2. We are going to have to start being careful clinking glasses in a cheers Gerund as we might spill some of the nectar from them. There was no risk of that in the last decade :))

  3. Part I

    Dear Michael,

    It's so nice to hear your sober reflections on our new Leafs. It's nice to hear a perspective that is not bound by a particular 'narrative' that all the facts have to conform to as is too often the case, I find, in our blogosphere.

    This team is shaping up to be a good one. And I'm not surprised given the fact that we have, for the first time since 1960s managed to assemble a truly elite front office with a 'carte blanche' to do as they please with all the riches that this rich franchise possesses. They are indeed the best and the brightest and the best paid and it is truly astonishing that it took so long for this to become a reality. But now it's here - 'Shanny-plan' is in full-swing and with Hunter hunting for diamonds-in-the-rough across the globe, Pridham finding money and loopholes in the system, Dubas crunching numbers with his stats-boys and the best hockey coach on the planet teaching the kids to play 'the right way' I really don't think our front office could be more stacked. With all the money going into science and research and development and anything under the sun I find it hard to imagine that we're not getting some kind of competitive advantage on the rest of the league. As we should. The only mystery that remains is why it took 100 years for this to become a reality. Stable ownership and stable management finally - it's half of the battle won right there. Duh.

    I'm impressed with the kids. They all look like NHLers and, on many nights, look like they are carrying their lines as if they are the veterans showing their veteran line mates the ropes. The talent of the top three is out of this world - their production is on par with many elite players across the league who are in their 'prime' and their defensive play and positioning is impeccable most nights. It's been a long time since I've seen the puck follow a Leaf like it follows Marner, or a guy enter the zone with speed and protect the puck like Nylander, not to mention our crown jewel's ability to create space around the net and stickhandle and score.

    If, instead of the second-tier prospects like Soshnikov, Brown and Hyman, these kids were all playing with serious NHLers, I have no doubt that we'd be at the top of the league in standings. In other words, I am already tempted to 'go for it' by acquiring a few of those in exchange for the wealth of the amassed good prospects that I'm sure many of the teams in the league would love to get their hands on. Good thing I'm not in charge of the team. Of course we need to wait it out and let Babcock teach and not get frustrated by the fact that not all of our kids are of the same calibre as the top three.

  4. Part II

    People underestimate the value of veteran presence on our team. They forget all the little plays that players like Polak and Hunwick, Komarov, Ben Smith and Martin make that keep the puck out of our net and zone. Take those guys out of the equation and replace them with Corrado or Nylanddr, Laipsic or Gauthier and there would be a lot more pucks entering our net. Our penalty-kill is up there with the best in the league and that is not insignificant.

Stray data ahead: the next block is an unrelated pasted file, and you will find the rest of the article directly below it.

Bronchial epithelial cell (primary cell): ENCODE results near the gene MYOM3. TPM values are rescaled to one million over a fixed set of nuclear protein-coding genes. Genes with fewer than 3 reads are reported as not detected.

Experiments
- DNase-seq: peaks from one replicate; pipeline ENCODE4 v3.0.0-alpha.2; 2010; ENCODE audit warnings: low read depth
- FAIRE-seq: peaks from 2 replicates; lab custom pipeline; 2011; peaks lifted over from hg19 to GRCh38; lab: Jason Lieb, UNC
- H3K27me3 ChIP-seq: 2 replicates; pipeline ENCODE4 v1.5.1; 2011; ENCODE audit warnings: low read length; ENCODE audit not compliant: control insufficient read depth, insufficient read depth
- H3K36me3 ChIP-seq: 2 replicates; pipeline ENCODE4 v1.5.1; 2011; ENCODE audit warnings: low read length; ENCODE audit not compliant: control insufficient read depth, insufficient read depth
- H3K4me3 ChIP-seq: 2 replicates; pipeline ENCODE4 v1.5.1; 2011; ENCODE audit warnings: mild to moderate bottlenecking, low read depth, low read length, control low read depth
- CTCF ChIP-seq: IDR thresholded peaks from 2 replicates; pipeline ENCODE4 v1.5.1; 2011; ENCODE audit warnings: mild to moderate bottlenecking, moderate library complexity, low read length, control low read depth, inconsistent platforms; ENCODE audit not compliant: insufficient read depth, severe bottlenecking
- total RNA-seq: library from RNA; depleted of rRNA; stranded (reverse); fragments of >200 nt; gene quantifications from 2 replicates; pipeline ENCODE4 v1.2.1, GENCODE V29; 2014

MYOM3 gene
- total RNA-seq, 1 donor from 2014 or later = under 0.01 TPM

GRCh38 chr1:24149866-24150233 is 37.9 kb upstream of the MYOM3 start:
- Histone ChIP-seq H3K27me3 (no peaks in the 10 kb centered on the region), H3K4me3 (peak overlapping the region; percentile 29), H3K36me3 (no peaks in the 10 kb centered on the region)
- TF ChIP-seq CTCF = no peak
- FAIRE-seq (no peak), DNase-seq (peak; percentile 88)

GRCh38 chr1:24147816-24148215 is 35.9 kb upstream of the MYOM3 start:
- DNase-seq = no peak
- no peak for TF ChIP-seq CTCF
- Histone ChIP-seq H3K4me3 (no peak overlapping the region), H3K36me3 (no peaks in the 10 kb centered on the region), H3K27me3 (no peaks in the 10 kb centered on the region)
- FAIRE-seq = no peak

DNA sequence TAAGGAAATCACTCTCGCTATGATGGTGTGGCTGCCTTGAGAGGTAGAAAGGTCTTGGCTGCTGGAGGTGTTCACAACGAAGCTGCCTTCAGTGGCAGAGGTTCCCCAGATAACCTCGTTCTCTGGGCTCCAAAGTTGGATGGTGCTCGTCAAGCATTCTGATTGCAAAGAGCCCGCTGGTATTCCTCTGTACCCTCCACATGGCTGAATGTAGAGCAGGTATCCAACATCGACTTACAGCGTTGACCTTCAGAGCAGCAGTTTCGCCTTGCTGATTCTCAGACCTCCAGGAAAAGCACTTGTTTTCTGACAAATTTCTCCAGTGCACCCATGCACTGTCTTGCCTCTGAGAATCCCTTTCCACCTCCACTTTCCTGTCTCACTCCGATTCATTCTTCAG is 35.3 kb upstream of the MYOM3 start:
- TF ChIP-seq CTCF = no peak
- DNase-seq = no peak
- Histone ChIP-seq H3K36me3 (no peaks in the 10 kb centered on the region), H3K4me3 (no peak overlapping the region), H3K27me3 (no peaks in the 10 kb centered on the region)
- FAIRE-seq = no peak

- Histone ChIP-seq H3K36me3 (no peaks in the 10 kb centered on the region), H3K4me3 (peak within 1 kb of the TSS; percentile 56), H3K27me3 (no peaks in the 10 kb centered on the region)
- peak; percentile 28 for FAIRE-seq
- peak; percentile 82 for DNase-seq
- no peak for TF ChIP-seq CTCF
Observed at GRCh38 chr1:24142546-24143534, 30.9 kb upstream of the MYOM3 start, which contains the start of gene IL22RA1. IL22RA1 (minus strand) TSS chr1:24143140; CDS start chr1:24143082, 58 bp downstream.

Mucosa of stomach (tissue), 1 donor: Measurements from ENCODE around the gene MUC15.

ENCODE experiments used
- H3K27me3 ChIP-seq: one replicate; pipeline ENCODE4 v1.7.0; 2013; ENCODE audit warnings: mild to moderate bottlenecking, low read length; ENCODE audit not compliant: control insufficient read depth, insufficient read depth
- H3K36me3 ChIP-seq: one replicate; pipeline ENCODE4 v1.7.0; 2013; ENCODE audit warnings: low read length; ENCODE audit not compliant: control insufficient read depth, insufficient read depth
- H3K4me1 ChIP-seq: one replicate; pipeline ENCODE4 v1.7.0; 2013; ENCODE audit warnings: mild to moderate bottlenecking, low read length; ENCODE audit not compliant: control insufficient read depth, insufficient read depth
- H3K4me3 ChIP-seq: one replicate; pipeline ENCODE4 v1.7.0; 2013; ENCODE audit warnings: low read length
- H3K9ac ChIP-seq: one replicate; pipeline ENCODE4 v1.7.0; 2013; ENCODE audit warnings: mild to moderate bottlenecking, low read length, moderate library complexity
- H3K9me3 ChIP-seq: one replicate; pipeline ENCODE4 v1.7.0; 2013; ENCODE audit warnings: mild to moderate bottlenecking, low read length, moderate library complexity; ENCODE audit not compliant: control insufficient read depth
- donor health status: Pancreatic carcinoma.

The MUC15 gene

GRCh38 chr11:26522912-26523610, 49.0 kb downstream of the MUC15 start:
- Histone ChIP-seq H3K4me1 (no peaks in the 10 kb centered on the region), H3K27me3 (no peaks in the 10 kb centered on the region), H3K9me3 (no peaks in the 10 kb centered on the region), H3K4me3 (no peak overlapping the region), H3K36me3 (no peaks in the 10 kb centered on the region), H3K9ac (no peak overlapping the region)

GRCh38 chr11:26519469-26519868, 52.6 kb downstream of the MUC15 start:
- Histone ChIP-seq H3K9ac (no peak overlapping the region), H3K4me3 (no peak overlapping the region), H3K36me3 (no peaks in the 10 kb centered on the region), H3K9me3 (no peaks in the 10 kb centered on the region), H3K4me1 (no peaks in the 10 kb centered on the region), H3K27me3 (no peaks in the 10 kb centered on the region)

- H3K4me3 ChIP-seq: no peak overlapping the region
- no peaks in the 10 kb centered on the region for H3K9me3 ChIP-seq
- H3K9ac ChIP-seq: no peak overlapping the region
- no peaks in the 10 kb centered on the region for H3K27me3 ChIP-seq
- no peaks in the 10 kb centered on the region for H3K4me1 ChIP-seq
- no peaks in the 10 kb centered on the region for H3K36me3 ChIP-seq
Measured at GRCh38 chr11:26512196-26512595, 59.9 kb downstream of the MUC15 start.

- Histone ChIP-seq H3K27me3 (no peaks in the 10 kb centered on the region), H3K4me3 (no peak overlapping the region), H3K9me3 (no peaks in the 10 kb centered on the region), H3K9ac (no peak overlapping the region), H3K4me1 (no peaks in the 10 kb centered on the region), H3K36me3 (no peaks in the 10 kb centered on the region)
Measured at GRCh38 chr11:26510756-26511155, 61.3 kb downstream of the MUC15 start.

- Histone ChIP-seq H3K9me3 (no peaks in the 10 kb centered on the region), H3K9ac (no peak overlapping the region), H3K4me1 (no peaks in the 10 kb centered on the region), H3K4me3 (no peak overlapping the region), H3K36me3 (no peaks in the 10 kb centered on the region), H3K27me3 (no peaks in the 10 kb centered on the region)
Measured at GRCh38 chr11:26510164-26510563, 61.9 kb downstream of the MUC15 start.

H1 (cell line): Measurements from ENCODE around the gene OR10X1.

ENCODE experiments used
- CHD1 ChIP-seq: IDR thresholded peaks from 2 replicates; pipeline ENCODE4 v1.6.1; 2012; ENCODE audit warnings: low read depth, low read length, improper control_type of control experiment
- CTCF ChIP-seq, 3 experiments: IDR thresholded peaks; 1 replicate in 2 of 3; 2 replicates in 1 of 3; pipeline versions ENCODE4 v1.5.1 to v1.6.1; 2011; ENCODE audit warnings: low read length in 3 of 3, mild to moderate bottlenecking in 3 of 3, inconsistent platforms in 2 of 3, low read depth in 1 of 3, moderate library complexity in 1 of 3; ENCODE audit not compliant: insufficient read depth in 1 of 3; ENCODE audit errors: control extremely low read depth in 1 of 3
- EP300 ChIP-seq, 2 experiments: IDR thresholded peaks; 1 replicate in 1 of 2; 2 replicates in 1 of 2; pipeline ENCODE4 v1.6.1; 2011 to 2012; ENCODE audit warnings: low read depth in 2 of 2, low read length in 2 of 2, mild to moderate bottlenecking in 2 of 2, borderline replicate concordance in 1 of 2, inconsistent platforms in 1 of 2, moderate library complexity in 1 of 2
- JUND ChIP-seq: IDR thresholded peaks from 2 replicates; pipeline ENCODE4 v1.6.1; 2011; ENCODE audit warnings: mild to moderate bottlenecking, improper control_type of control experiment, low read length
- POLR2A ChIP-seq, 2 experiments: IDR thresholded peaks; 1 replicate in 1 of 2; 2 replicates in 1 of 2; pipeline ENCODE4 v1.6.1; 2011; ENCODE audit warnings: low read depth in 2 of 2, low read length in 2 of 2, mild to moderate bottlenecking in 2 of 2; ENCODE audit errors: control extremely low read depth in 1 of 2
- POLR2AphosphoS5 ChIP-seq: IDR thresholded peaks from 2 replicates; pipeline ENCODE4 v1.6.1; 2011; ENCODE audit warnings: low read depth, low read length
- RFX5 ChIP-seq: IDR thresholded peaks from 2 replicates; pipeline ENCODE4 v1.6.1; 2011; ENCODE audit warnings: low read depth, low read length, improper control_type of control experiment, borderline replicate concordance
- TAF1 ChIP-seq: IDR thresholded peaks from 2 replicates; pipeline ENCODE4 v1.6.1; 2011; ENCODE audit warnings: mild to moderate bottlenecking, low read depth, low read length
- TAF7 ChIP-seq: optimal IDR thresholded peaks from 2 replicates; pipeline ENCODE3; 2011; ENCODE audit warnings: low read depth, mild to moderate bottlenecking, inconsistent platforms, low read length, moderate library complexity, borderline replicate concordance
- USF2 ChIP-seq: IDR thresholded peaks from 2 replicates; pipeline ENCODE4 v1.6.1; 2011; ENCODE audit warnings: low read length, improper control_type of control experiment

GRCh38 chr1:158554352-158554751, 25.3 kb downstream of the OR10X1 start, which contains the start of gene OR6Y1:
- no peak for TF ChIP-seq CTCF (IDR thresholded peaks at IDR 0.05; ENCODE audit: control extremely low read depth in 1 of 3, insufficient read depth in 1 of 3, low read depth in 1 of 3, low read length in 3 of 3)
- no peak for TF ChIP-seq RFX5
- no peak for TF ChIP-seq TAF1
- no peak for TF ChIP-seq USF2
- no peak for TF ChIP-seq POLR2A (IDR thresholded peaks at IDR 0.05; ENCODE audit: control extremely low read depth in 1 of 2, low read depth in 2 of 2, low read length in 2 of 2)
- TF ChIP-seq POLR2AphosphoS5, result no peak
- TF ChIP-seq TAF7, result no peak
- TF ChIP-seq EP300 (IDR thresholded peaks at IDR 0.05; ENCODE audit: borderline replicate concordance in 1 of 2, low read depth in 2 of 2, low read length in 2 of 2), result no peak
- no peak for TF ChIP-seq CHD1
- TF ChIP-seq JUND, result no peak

Kadri, like Gardiner whom you mentioned, still annoys me with occasional boneheaded plays just as much as the other, but they are getting to be far and few in between, the otherwise very solid effort that he brings to playing the tough minutes against the top lines and occasional displays of brilliance both of them bring. I really enjoy Kadri's interviews - he's chirpy and cocky and brave, not only in words, but also where it matters -on the ice. It seems that Lou and company are ok with that but I sometimes wonder how long is the leash.

    I would be really surprised if JVR and Bozak were still Leafs to begin the next season. I like them but they are not what I consider Babcock players - they are really good offensively (like their former line mate Phil Kessel) but they are not 'hard on the puck' and they often give up defensively as much as they gain offensively. Babcock is not the type that goes for 'surprise attack' and shelter players - I feel like his top priority is having 4 lines that he can count on to not give up many scoring chances. Bozak and JVR are trying and I guess we could say they've been 'just ok' at not absconding on their defensive responsibilities, but I don't think they've done enough for Babcock to want them around long-term.

    Replacing them with 'kids in the system' however, may not be the best idea. It would amount to another 'tank' and I really hope that that's not what the Leafs have in store for us. Please may not be so.

    If there's an area in which we may have to 'cheat' and fast-track the re-built it is on defence. It's not that our kids are not good -it's just that it appears that it takes longer for defensemen to develop and, as we are already, relatively speaking, short on defensive talent, we may need to expedite the process just so the D can catch up to forwards and be 'on the same page'. I'm impressed with the turnaround that our French neighbours seem to have achieved by getting themselves Shae Webber. A great veteran defenseman may well be worth investing in to help the kids come along.

    I'm still patiently waiting for Zaitsev and Carrick to score some goals - both were able to do so in the past - the former in KHL and the latter in AHL. Gardiner spent some time practicing his shot and he's now getting rewarded. Perhaps, after a summer of practice these two will improve theirs and start potting a few. But what if it takes longer? We have to find a way to bring our goals against down. The kids up front will score but can we keep the puck out of the net? Having a defensive anchor who like Webber or Suter, Vlasic or Seabrook would go a long way, I think, in creating room for our younger 'offensively inclined' defensemen to move the puck and contribute while learning good defensive habits. Rielly's still so young - I don't think he's ready to carry that heavy of a load just yet if ever. We need an equivalent of Matthews on the back end. Is there even such a thing? It appears that with defensemen, unlike with forwards, in addition to them blooming later than forwards, many of the great ones are not coming from the top of the draft - they emerge later and turn out to have been picked later - in other words they have to be acquired/traded for after they've finally emerged and that is not cheap. We may have to pay.